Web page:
If you ask someone this question, “Can a perfect Blockchain exist?” They’re most likely going to look you back in the face and stare at you as if they’d seen a ghost.
Can there be just one system or one solution in the world? Heck no! And then there are a thousand different ideas and challenges within a particular type of Blockchain system.
Let’s understand this better.
Different consensus algorithms power Blockchain technology. It is the consensus algorithm of a given Blockchain that determines how nodes participate in sharing of the database of such Blockchain.
A growing trend within the Blockchain ecosystem is the combination of two or more consensus algorithms by solution providers. By doing so, Blockchain developers seek to employ the various strengths of different algorithms in order to achieve a more robust platform.
One Single Blockchain Solution Is Not Going To Cut It
According to Previn Kutty, a Blockchain solutions architect, says that several consensus algorithms have been introduced on the Blockchain. These are proof of work, proof of stake, proof of service, proof of burn, proof of space, byzantine fault tolerance etc., all of them claiming to solve the cryptocurrencies / Blockchain challenges for decentralized control, low latency, flexible trust, less resource intensive, asymptotic security, etc.
However, it is now widespread knowledge that each of these algorithms has their particular areas of strength and weaknesses, a development that Kutty describes as a “one size doesn’t fit all” scenario.
Kutty recently told Cointelegraph in an interview:
“There is the lingering question of one size consensus doesn’t fit for all, as each Blockchain app has their own challenges and the entire Blockchain community is exploring new opportunities for everyday consensus challenges, which is good as it promises more and more opportunities for technological development in consensus arena.”
Then there is Bjorn Bjercke, Blockchain developer, who explains that in isolation the various consensus algorithms tend to reveal profound weaknesses within their systems.
Bjercke mentions examples such as proof of stake, which has been discovered to have issues with safety, and proof of service that according to him has been proven to be hackable.
As for proof of authority, Bjercke notes despite having proven to be safe. It is a centralized system, therefore defeating the initial idea of the Blockchain.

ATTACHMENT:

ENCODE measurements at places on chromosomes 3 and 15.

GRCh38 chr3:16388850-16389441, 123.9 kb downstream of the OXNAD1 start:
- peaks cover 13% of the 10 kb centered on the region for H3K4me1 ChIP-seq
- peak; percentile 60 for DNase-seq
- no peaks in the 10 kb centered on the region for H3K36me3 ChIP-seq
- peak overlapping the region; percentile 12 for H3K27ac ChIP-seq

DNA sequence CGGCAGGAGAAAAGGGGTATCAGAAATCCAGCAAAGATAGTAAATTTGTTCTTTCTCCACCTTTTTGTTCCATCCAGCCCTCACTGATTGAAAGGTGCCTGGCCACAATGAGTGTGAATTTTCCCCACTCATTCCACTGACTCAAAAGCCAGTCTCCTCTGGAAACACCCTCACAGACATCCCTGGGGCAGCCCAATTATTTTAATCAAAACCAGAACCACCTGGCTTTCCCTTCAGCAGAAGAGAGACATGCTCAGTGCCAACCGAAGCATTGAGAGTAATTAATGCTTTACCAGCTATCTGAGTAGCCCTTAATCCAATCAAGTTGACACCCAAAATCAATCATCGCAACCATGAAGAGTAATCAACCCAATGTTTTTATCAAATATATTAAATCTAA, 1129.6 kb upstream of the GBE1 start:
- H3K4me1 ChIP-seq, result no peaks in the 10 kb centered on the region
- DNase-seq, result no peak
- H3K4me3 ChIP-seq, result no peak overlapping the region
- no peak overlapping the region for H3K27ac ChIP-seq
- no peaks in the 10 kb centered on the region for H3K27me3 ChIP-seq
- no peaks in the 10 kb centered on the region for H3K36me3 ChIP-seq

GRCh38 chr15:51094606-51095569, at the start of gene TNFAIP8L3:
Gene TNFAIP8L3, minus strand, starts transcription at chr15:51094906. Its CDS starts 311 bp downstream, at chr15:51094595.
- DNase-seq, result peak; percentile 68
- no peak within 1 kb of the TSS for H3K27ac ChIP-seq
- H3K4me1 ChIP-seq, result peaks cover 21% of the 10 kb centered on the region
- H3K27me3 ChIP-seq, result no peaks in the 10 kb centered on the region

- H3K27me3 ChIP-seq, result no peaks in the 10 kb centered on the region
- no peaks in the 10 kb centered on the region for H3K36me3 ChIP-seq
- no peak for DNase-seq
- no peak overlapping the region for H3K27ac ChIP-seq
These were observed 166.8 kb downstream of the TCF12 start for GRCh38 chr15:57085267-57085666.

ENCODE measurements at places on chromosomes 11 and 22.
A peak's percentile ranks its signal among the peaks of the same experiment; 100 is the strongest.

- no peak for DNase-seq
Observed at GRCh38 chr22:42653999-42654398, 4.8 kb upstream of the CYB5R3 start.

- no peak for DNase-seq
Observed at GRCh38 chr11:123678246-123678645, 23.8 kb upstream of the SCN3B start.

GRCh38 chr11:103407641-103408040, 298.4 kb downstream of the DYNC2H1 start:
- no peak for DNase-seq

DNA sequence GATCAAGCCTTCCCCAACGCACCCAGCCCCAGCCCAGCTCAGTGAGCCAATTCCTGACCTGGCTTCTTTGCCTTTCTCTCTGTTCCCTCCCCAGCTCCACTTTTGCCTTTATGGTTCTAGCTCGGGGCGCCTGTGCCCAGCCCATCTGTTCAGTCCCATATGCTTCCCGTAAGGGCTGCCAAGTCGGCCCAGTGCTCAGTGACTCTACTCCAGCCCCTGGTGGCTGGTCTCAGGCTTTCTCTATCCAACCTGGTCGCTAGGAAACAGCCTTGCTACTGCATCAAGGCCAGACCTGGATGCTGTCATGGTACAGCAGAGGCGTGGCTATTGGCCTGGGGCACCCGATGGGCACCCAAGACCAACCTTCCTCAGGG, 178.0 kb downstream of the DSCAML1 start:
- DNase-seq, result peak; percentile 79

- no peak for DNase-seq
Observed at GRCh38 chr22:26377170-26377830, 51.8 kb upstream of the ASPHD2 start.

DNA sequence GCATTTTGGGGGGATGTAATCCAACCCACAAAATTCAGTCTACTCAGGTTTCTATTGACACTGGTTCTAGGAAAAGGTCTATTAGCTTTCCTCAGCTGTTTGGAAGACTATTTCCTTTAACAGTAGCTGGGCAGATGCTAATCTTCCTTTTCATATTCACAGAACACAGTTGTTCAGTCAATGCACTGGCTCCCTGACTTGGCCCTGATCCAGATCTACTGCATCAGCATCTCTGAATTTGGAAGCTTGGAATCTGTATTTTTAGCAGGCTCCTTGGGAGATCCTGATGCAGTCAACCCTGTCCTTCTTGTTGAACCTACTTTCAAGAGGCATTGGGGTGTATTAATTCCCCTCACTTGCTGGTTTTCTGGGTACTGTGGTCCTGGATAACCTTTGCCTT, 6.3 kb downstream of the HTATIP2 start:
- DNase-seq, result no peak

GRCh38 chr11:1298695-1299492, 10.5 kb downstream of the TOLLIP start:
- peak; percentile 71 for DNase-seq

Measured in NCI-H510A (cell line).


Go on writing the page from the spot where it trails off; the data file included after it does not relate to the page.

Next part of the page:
There Must Be Some Synergy
Inpay was noted to harness the properties of Ethereum Classic and Waves in enabling features such as decentralized voting systems and aliases.
Another project that claims to be harnessing the qualities of multiple Blockchains is Qtum Foundation’s Sparknet. This project claims to combine the advantages of Bitcoin, Ethereum’s Virtual Machine and proof-of-stake consensus.
Jordan Earls, co-founder of Qtum, says that the testnet would feature an Ethereum Virtual Machine smart contract implementation along with Qtum’s proof-of-stake protocol.
“I am ready to get this in the hands of the community and see what everyone’s response to it will be, in particular, what features other developers can come up with.”
There is no conclusion. No I’m not trying to be funny. There is no conclusion.
Blockchain technology is relatively still in its early stages of development, and therefore its natural that the ecosystem continues to experience twitches and adjustments. Everyone within the ecosystem is learning something and adjusting to changes. The weaknesses of the various consensus algorithms in existence are becoming more and more exposed as more products are built on top of these platforms.
So, to me, more robust systems need to be created. Especially now with the ever increasing demand within the fintech and other heightened industries. We need to develop blockchain applications which can synergize and talk to one another. Multiple systems must be combines for improved efficiency and robustness.
What’s your thoughts on this?
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